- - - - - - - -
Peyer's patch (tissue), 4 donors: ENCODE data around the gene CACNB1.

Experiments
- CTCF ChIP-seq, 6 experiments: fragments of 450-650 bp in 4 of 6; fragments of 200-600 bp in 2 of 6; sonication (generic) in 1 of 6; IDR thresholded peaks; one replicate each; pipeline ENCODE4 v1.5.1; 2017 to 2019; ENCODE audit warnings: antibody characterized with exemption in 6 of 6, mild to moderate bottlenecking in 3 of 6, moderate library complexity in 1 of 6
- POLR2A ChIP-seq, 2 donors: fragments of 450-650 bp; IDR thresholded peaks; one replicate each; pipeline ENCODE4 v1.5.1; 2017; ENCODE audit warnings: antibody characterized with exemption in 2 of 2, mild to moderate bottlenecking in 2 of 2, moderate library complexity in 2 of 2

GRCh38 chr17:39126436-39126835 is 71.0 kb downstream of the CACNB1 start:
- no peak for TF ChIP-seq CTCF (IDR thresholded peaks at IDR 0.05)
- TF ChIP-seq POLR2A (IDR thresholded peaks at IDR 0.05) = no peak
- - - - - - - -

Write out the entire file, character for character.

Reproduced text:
Peyer's patch (tissue), 4 donors: ENCODE data around the gene CACNB1.

Experiments
- CTCF ChIP-seq, 6 experiments: fragments of 450-650 bp in 4 of 6; fragments of 200-600 bp in 2 of 6; sonication (generic) in 1 of 6; IDR thresholded peaks; one replicate each; pipeline ENCODE4 v1.5.1; 2017 to 2019; ENCODE audit warnings: antibody characterized with exemption in 6 of 6, mild to moderate bottlenecking in 3 of 6, moderate library complexity in 1 of 6
- POLR2A ChIP-seq, 2 donors: fragments of 450-650 bp; IDR thresholded peaks; one replicate each; pipeline ENCODE4 v1.5.1; 2017; ENCODE audit warnings: antibody characterized with exemption in 2 of 2, mild to moderate bottlenecking in 2 of 2, moderate library complexity in 2 of 2

GRCh38 chr17:39126436-39126835 is 71.0 kb downstream of the CACNB1 start:
- no peak for TF ChIP-seq CTCF (IDR thresholded peaks at IDR 0.05)
- TF ChIP-seq POLR2A (IDR thresholded peaks at IDR 0.05) = no peak